The Spring 1999 Quarterly, "Spring Fever," contains a section entitled "Surf Nekkid." The "Surf Nekkid" section includes an article recounting the history of surfing. Abercrombie also included a 700-word story, entitled"Your Beach Should Be This Cool," describing the history of Old Man's Beach at San Onofre, California. The following page exhibits the photograph of Appellants. The two pages immediately thereafter feature the "Final Heat Tees."

The "Spring Fever" issue contains other articles about the surfing lifestyle. An article entitled "Beachcombing" documents the efforts of the Surfrider Foundation, an ecological group founded by surfers. Still another article entitled "Where the Wild Things Are," written by the editor of Surfer Magazine, describes various surfer "types." Also contained in the issue is an interview of Nat Young, former world surfing champion and the first professional surfer. The interview is accompanied by photographs of Young and his son wearing Abercrombie clothing.

II. Procedural History

On April 28, 1999, Appellants George Downing, Paul Strauch, Rick Steere, Richard Buffalo Keaulana, and Ben Aipa filed a complaint in the United States District Court for the Central District of California. Appellants later amended the complaint to add Joey Cabell and Mike Doyle. Appellants alleged that Abercrombie misappropriated their names and likenesses in violation of California's statutory and common law protections against commercial misappropriation, that the publication of the photograph in the catalog violated the Lanham Act and they alleged claims for negligence and defamation. Subsequently, Appellants and Abercrombie both filed motions for summary judgment. The district court entered summary judgment for Abercrombie. Appellants timely appealed. Abercrombie then filed a motion for attorneys' fees and other expenses. The district court granted the motion, awarding Abercrombie approximately one-fourth of the attorneys' fees that it sought. Appellants timely filed a notice of appeal from that order. We consolidated the two appeals.

On appeal, Appellants contend: (1) Abercrombie's use of the photograph is not protected under the First Amendment; (2) the state law publicity claims are not preempted by the Copyright Act; (3) California law is the proper choice of law for the claim under California Civil Code §§ 3344; (4) triable issues of fact exist with regard to the Lanham Act claims; (5) triable issues of fact exist with regard to the defamation claim; (6) the district court erred in denying the motion for a continuance; (7) the district court erred in awarding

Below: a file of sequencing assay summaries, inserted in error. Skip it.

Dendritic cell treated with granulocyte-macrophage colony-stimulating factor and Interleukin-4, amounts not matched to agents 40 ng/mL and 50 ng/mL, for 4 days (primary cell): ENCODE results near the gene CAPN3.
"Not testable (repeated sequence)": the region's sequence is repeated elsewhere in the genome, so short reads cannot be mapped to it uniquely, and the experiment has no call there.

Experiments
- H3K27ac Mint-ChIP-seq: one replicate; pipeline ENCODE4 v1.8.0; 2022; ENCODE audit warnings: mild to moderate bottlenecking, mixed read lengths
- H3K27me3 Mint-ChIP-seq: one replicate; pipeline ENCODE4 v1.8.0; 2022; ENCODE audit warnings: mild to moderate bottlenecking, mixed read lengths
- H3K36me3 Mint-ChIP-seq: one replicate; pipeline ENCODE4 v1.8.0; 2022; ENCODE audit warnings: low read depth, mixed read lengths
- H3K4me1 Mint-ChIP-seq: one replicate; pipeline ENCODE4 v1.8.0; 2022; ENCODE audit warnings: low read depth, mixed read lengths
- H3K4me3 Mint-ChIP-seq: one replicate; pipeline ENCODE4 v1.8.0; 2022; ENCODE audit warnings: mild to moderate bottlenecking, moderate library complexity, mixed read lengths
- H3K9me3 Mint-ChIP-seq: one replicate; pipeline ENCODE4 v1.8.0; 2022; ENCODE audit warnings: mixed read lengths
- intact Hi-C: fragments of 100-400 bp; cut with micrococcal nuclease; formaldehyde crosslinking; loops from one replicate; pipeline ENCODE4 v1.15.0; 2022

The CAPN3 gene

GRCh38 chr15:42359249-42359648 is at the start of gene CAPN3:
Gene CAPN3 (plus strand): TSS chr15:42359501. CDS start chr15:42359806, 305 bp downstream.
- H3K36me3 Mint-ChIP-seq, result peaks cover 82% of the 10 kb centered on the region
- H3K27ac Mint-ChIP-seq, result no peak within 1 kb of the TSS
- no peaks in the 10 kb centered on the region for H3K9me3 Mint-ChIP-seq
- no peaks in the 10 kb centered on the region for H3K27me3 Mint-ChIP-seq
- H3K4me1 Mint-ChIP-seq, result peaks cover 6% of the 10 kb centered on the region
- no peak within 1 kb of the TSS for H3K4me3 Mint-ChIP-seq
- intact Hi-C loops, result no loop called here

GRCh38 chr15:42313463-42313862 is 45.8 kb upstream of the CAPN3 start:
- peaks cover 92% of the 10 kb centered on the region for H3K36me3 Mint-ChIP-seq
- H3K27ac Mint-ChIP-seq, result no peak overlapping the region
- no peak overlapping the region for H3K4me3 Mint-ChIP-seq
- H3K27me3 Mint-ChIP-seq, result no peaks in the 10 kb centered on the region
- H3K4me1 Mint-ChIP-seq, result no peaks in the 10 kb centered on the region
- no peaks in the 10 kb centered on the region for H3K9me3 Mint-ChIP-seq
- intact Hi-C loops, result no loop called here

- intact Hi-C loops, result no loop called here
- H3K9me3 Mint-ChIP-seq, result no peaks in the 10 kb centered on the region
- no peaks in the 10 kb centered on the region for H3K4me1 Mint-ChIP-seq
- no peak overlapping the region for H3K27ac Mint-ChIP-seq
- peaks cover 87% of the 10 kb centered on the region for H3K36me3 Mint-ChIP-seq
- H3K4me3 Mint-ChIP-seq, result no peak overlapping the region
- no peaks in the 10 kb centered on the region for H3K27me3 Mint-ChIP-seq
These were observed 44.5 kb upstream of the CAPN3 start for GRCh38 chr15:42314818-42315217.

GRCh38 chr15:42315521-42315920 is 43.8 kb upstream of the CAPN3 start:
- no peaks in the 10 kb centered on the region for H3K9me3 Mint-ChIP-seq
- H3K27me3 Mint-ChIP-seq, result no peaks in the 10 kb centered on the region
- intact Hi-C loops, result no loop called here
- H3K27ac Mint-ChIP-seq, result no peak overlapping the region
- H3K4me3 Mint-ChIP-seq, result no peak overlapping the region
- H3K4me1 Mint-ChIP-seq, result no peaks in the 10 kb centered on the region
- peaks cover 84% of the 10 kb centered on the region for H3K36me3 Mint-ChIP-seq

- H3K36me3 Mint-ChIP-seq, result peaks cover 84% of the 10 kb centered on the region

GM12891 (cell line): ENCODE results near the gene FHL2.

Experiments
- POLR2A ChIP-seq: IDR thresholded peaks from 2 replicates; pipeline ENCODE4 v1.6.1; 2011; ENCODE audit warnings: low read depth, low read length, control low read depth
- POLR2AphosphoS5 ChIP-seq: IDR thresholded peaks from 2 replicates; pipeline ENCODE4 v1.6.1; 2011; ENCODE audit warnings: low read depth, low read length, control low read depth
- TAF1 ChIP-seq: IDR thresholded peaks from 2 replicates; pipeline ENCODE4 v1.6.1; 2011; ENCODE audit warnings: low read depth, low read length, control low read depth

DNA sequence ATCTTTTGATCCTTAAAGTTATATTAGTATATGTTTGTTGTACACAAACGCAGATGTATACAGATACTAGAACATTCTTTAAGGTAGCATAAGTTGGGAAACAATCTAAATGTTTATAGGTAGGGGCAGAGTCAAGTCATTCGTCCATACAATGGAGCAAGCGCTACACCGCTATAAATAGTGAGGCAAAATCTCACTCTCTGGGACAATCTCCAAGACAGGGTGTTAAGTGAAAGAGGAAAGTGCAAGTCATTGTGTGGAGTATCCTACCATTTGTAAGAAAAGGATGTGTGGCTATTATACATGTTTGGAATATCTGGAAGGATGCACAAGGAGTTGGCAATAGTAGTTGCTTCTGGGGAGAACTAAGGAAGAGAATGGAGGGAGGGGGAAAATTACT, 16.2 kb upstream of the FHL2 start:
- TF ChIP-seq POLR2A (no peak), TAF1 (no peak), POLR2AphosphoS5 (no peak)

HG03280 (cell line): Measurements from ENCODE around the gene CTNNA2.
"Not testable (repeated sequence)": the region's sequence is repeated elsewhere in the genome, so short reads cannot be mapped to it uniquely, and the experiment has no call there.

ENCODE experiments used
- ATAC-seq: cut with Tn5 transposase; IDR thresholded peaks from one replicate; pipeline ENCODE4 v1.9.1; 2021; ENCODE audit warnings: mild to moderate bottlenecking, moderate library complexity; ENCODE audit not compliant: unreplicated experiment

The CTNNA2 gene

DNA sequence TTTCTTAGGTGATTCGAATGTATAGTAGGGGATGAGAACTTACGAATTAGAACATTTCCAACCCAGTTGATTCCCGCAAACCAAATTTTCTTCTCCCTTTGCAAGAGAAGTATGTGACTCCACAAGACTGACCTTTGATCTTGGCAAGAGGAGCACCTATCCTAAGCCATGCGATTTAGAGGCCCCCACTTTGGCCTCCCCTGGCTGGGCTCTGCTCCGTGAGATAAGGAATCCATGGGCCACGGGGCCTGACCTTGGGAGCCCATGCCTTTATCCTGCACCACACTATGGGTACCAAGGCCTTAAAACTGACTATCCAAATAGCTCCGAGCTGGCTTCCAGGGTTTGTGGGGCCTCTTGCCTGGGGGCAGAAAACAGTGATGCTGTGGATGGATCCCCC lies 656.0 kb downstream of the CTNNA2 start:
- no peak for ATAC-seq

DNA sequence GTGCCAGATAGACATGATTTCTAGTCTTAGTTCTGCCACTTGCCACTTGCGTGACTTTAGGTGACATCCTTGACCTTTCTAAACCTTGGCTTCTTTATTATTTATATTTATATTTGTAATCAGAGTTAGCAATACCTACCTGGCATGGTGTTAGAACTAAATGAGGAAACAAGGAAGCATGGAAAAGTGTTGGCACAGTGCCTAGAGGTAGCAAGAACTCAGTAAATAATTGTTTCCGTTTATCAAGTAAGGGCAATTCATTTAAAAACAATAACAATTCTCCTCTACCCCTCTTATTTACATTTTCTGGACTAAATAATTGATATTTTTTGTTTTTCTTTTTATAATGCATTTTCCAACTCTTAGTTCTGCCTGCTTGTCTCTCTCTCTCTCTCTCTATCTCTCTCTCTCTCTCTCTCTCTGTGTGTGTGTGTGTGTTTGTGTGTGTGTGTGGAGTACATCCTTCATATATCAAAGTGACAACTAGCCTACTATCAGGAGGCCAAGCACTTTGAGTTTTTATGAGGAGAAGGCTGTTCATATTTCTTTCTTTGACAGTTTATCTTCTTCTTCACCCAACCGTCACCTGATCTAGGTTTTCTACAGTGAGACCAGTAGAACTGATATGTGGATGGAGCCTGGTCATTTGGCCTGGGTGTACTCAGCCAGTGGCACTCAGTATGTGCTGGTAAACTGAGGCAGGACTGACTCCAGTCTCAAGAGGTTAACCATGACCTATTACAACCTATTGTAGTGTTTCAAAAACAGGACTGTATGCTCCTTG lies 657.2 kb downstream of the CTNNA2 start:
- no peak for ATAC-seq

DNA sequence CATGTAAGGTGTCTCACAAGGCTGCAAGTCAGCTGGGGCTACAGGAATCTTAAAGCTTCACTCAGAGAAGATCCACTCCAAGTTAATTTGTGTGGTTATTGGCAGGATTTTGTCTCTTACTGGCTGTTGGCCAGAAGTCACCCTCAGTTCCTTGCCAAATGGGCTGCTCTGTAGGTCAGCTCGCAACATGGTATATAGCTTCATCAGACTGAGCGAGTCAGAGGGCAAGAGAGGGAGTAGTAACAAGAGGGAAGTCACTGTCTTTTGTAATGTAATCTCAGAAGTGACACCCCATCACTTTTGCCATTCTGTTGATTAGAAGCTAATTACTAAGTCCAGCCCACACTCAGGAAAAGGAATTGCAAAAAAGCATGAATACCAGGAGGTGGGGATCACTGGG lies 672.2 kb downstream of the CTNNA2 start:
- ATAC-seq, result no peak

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attorneys' fees and costs to Abercrombie.1

STANDARD OF REVIEW

The district court's grant of summary judgment is reviewed de novo. Botosan v. Paul McNally Realty, 216 F.3d 827, 830 (9th Cir. 2000). We must determine, viewing the evidence in the light most favorable to the nonmoving party, whether there are any genuine issues of material fact and whether the district court correctly applied the relevant substantive law. Lopez v. Smith, 203 F.3d 1122, 1131 (9th Cir. 2000) (en banc).

ANALYSIS

I. First Amendment and Right of Publicity Claims

The district court concluded that Abercrombie's use of the photograph containing Appellants' names and likenesses was proper because it constituted expression protected under the First Amendment. We disagree.

California has long recognized a common law right of privacy for protection of a person's name and likeness against appropriation by others for their advantage. See Eastwood v. Superior Court, 149 Cal.App. 3d 409, 416 (Ct. App. 1983). To sustain a common law cause of action for commercial misappropriation, a plaintiff must prove: "(1) the defendant's use of the plaintiff's identity; (2) the appropriation of plaintiff's name or likeness to defendant's advantage, commercially or otherwise; (3) lack of consent; and (4) resulting injury." Id. at 417, 198 Cal.Rptr. 342.

In addition to the common law cause of action, California has provided a statutory remedy for commercial misappropriation under California Civil Code § 3344. The remedies provided for under California Civil Code § 3344 complement the common law cause of action; they do not replace or codify the common law. See Newcombe v. Adolf Coors Co. , 157 F.3d 686, 691-92 (9th Cir. 1998). Section 3344 provides in relevant part, "any person who knowingly uses another's name, voice, signature, photograph, or likeness, in any manner . . . for purposes of advertising . . . without such person's prior consent . . . shall be liable for any damages sustained by the person." Cal. Civ. Code § 3344(a). Under section 3344, a plaintiff must prove all the elements of the common law cause of action. In addition, the plaintiff must allege a knowing use by the defendant as well as a direct connection between the alleged use and the commercial purpose. See Eastwood, 149 Cal.App. 3d at 417.

Under both the common law cause of action and the statutory cause of action "no cause of action will lie for the publication of matters in the public interest, which rests on the right of the public to know and the freedom of the press to tell it." Montana v. San Jose Mercury News, Inc., 34 Cal.App. 4th 790, 793 (Ct. App...